Senators of both parties outdid even their House counterparts, and even the president, in their zeal to add money to the Pentagon budget. And they’ve won.
This year their budget deal will break the existing caps on military spending imposed by the 2011 Budget Control Act by a whopping $80 billion. Next year it will be $88 billion.
Democrats are touting the deal as achieving "parity" between military and non-military spending, because the new bill will also add $63 billion in new spending this year for non-military priorities. (Last I checked, though, $80 billion and $63 billion were not at "parity.")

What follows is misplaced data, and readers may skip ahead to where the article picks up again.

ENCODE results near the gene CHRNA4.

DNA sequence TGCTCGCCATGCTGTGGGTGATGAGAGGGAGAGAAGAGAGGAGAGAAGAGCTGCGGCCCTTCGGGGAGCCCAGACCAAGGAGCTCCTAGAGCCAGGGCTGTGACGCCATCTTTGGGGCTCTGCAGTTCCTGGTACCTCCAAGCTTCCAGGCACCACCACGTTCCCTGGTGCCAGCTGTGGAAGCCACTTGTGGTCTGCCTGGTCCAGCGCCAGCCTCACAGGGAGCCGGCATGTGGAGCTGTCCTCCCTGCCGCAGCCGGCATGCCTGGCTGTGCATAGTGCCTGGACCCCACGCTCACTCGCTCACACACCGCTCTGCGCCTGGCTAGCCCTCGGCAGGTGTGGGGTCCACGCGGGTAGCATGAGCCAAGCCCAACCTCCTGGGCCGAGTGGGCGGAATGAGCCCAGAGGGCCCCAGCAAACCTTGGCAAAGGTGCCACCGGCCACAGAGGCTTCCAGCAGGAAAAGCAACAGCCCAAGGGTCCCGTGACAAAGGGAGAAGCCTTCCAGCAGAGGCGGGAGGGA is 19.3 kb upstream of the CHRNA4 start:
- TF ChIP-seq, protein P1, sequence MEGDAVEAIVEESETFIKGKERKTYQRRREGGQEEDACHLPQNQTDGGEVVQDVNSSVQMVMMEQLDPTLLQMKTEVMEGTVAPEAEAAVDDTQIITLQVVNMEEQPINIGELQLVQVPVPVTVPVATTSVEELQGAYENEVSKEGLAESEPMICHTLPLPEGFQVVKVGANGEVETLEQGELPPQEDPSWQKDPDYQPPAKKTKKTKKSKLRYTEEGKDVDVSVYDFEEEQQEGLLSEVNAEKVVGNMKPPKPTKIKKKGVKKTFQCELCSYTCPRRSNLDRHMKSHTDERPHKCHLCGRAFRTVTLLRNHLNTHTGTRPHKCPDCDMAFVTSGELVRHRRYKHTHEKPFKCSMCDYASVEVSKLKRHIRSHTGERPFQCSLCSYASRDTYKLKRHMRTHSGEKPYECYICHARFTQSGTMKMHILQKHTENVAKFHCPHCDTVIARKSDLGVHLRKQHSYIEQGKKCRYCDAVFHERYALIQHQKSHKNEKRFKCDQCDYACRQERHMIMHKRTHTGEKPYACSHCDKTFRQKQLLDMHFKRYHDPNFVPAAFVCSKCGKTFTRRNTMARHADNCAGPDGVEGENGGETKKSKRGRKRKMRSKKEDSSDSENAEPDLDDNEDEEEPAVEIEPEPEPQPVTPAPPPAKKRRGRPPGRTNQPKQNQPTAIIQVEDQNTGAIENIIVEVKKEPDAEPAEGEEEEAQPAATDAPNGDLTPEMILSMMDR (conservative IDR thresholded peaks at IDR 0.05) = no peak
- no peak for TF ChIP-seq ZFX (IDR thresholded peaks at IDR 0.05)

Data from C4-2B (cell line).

And the Pentagon increases don’t even count the uncapped Overseas Contingency Operations fund, which will add another $66 billion in extra military spending this year and $69 billion next year.
The grand total? $700 billion. Close to the post-World War II record.
Military leaders have been stepping up their complaints about shifting budget deals and short-term funding fixes that keep them in the dark about how much money they’re going to have to work with. Indeed, the Washington Post editorial board applauded Senate lawmakers Wednesday for "finally respond(ing) to warnings from defense officials that funding uncertainty harms readiness."
Let’s take that thought apart, though.
It makes sense, as these officials say, that deferring maintenance on military hardware because you’re not sure when or whether you can pay for it (to name one example), is no way to run a military, and will cost more in the long run. (end of excerpt)
Click here for the full story, on the WSJ website.